Young and coffee in varying degrees, Kat also says stuff @ThoroughlyMode
Eadweard Muybridge was the man who famously proved that horses can fly. He had the eye of a photographer and the technological imagination of an inventor, and ended up combining both to be the first to take the first split second, successive photographs that could break down a second into its parts. Thus proving that at points mid gallop horses have zero hooves touching the ground they can fly.
If this piece of news isn't enough to get you down to see the Muybridge exhibition at the Tate Britain, then here are a few more interesting facts about this most interesting of photographers:
Muybridge began his career in post Civil War America, where he took what our generation might think of as scenic postcards scenes of America's great natural beauty and its native peoples.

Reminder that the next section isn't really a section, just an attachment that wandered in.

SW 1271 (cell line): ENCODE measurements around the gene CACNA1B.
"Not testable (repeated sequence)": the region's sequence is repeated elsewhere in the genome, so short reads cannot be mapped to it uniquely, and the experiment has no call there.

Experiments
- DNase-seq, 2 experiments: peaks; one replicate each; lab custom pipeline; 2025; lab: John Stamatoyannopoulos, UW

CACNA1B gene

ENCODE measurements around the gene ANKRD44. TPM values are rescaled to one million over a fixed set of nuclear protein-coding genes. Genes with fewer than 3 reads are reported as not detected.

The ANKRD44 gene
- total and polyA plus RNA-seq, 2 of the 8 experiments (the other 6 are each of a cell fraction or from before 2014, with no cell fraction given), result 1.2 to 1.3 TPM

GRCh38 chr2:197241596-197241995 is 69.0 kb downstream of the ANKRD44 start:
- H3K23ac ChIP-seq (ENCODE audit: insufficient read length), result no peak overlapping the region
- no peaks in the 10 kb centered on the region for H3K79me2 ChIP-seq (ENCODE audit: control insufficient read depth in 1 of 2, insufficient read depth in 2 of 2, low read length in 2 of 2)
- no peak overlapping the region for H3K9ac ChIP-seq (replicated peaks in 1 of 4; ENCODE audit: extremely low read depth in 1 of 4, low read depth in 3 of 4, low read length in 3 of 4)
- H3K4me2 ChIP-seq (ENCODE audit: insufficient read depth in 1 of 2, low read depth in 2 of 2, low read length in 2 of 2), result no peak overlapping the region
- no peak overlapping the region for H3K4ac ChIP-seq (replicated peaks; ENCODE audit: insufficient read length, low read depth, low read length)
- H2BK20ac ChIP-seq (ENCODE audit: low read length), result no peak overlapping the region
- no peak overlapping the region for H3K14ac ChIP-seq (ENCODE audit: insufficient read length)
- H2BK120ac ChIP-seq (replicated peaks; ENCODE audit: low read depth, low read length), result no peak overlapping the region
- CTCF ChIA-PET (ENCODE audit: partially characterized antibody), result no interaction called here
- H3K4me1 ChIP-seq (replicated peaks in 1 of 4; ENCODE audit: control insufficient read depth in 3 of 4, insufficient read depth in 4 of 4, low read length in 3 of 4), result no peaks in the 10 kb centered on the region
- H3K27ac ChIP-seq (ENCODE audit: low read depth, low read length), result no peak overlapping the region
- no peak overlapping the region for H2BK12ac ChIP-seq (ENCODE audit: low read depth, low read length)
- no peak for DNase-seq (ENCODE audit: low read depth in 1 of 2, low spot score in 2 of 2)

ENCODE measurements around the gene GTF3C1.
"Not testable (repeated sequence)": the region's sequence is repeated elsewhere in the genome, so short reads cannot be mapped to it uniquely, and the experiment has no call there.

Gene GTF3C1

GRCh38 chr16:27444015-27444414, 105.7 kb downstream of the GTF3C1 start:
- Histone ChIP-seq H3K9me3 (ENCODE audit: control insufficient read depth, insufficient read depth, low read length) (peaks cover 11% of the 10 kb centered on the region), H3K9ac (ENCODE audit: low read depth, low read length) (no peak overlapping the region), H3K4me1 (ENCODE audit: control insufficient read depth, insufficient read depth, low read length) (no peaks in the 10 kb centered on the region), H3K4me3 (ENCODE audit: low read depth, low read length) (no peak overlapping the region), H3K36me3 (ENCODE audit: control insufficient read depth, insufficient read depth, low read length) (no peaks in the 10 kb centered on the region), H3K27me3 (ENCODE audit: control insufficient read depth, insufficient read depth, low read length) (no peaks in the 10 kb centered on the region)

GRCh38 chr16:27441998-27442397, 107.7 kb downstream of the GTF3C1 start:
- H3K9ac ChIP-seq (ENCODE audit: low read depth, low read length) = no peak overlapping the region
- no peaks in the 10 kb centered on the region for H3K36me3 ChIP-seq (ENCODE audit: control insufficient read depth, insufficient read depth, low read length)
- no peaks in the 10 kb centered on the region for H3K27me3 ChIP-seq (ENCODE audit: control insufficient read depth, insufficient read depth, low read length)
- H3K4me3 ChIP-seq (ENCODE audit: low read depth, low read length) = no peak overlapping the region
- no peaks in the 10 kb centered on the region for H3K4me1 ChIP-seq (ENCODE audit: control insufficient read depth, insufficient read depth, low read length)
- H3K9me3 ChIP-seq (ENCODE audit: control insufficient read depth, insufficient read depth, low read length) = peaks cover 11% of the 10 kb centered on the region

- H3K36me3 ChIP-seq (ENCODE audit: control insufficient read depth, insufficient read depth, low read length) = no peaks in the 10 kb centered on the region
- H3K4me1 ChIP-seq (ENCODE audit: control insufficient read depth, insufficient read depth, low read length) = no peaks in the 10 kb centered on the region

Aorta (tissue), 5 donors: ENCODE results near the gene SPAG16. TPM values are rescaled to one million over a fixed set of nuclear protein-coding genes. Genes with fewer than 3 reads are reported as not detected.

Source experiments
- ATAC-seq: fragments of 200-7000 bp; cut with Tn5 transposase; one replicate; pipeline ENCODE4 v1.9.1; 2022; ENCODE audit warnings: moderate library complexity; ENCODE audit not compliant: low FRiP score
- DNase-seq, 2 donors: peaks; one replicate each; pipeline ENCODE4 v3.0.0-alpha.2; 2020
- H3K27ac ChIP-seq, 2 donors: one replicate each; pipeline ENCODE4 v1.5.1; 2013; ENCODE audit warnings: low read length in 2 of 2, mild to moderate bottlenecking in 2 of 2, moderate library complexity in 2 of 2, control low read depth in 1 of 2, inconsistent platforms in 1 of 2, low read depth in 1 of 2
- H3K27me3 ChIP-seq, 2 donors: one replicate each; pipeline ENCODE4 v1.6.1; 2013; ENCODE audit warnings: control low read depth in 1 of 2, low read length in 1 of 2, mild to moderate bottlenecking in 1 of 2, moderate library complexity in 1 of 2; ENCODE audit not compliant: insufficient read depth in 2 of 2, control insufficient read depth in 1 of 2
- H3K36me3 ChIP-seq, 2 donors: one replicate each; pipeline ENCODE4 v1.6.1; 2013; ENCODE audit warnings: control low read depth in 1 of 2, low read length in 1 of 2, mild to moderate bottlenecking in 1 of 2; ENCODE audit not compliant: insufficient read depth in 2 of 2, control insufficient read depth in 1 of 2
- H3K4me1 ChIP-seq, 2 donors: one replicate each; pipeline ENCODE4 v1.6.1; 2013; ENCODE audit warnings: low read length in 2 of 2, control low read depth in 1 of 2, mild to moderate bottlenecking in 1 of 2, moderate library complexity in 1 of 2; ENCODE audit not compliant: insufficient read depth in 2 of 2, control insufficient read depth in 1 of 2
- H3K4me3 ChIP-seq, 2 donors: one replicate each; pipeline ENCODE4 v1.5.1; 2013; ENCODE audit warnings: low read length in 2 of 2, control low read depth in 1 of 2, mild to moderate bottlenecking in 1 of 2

Muybridge killed a man the lover of his 19 year old bride and the father of her child. And then he got off, after a jury of 12 husbands deemed him to have been suitably provoked. After which he decamped to South America to take more scenic postcard photos of where the railways were pushing though.
When he came back, Muybridge moved to San Francisco, where he snapped some amazing panorama shots, made especially interesting by the fact that his San Francisco was largely destroyed in the fire a few years later.
As well as developing the technology that allowed him to take the split second photos of the horses which was basically a line of very fast cameras all with their triggers attached to wires the horses would trip when they moved Muybridge also put his images together on a sort of circular disk of celluloid, which he ran though a projector and called a zoopraxiscope. The resulting machine showed his images in quick succession and this is before the advent of cinema, so it must have been a pretty exciting thing to behold.
In his later years, Muybridge used his technology to photograph people as well as animals, publishing a compiled book of his work on movement in which he appears. Final fact: our man had a bit of an ego.